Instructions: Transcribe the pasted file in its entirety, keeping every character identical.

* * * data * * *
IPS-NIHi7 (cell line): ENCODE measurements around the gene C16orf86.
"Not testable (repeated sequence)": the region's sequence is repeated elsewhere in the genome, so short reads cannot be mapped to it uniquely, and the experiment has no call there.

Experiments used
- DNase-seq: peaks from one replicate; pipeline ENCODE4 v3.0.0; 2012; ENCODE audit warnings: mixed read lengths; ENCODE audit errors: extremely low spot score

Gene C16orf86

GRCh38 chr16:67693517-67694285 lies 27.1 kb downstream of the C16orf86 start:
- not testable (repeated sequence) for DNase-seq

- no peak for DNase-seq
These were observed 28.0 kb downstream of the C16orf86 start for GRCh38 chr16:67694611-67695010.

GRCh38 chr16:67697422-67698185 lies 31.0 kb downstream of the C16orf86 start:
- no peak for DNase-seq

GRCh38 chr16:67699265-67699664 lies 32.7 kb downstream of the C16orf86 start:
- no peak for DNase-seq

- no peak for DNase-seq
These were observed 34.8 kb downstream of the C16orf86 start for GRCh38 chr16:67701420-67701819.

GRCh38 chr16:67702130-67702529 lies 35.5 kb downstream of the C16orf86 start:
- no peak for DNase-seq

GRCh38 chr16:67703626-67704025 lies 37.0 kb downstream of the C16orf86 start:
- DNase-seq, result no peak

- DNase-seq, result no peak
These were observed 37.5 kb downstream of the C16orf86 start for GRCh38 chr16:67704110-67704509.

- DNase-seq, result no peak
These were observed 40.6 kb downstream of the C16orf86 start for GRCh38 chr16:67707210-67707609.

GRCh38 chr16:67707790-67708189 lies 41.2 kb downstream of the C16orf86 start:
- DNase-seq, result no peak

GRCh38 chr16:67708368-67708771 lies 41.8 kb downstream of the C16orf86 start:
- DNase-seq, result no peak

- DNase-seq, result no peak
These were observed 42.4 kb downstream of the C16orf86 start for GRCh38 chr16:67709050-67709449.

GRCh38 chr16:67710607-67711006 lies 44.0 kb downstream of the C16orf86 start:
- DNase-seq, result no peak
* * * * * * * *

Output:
IPS-NIHi7 (cell line): ENCODE measurements around the gene C16orf86.
"Not testable (repeated sequence)": the region's sequence is repeated elsewhere in the genome, so short reads cannot be mapped to it uniquely, and the experiment has no call there.

Experiments used
- DNase-seq: peaks from one replicate; pipeline ENCODE4 v3.0.0; 2012; ENCODE audit warnings: mixed read lengths; ENCODE audit errors: extremely low spot score

Gene C16orf86

GRCh38 chr16:67693517-67694285 lies 27.1 kb downstream of the C16orf86 start:
- not testable (repeated sequence) for DNase-seq

- no peak for DNase-seq
These were observed 28.0 kb downstream of the C16orf86 start for GRCh38 chr16:67694611-67695010.

GRCh38 chr16:67697422-67698185 lies 31.0 kb downstream of the C16orf86 start:
- no peak for DNase-seq

GRCh38 chr16:67699265-67699664 lies 32.7 kb downstream of the C16orf86 start:
- no peak for DNase-seq

- no peak for DNase-seq
These were observed 34.8 kb downstream of the C16orf86 start for GRCh38 chr16:67701420-67701819.

GRCh38 chr16:67702130-67702529 lies 35.5 kb downstream of the C16orf86 start:
- no peak for DNase-seq

GRCh38 chr16:67703626-67704025 lies 37.0 kb downstream of the C16orf86 start:
- DNase-seq, result no peak

- DNase-seq, result no peak
These were observed 37.5 kb downstream of the C16orf86 start for GRCh38 chr16:67704110-67704509.

- DNase-seq, result no peak
These were observed 40.6 kb downstream of the C16orf86 start for GRCh38 chr16:67707210-67707609.

GRCh38 chr16:67707790-67708189 lies 41.2 kb downstream of the C16orf86 start:
- DNase-seq, result no peak

GRCh38 chr16:67708368-67708771 lies 41.8 kb downstream of the C16orf86 start:
- DNase-seq, result no peak

- DNase-seq, result no peak
These were observed 42.4 kb downstream of the C16orf86 start for GRCh38 chr16:67709050-67709449.

GRCh38 chr16:67710607-67711006 lies 44.0 kb downstream of the C16orf86 start:
- DNase-seq, result no peak